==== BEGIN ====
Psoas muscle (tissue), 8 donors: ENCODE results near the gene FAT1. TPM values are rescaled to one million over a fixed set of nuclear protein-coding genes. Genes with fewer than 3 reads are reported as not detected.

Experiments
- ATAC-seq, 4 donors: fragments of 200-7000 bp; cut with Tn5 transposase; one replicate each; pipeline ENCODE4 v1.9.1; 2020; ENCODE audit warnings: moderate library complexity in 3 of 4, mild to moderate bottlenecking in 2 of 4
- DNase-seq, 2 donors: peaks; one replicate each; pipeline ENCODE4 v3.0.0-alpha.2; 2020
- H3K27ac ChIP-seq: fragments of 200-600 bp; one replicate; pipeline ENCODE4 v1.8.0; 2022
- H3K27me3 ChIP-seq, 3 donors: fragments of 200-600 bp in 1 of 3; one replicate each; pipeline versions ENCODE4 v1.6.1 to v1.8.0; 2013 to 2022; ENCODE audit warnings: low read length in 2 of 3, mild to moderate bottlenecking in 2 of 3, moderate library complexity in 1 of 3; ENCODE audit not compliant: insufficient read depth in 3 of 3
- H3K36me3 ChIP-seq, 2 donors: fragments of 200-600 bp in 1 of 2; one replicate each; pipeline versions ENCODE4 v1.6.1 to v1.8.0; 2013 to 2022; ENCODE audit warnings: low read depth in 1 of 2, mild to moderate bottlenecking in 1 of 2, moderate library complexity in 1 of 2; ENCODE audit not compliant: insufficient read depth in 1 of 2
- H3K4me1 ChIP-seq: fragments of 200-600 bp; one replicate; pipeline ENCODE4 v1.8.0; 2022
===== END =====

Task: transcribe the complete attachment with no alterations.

Psoas muscle (tissue), 8 donors: ENCODE results near the gene FAT1. TPM values are rescaled to one million over a fixed set of nuclear protein-coding genes. Genes with fewer than 3 reads are reported as not detected.

Experiments
- ATAC-seq, 4 donors: fragments of 200-7000 bp; cut with Tn5 transposase; one replicate each; pipeline ENCODE4 v1.9.1; 2020; ENCODE audit warnings: moderate library complexity in 3 of 4, mild to moderate bottlenecking in 2 of 4
- DNase-seq, 2 donors: peaks; one replicate each; pipeline ENCODE4 v3.0.0-alpha.2; 2020
- H3K27ac ChIP-seq: fragments of 200-600 bp; one replicate; pipeline ENCODE4 v1.8.0; 2022
- H3K27me3 ChIP-seq, 3 donors: fragments of 200-600 bp in 1 of 3; one replicate each; pipeline versions ENCODE4 v1.6.1 to v1.8.0; 2013 to 2022; ENCODE audit warnings: low read length in 2 of 3, mild to moderate bottlenecking in 2 of 3, moderate library complexity in 1 of 3; ENCODE audit not compliant: insufficient read depth in 3 of 3
- H3K36me3 ChIP-seq, 2 donors: fragments of 200-600 bp in 1 of 2; one replicate each; pipeline versions ENCODE4 v1.6.1 to v1.8.0; 2013 to 2022; ENCODE audit warnings: low read depth in 1 of 2, mild to moderate bottlenecking in 1 of 2, moderate library complexity in 1 of 2; ENCODE audit not compliant: insufficient read depth in 1 of 2
- H3K4me1 ChIP-seq: fragments of 200-600 bp; one replicate; pipeline ENCODE4 v1.8.0; 2022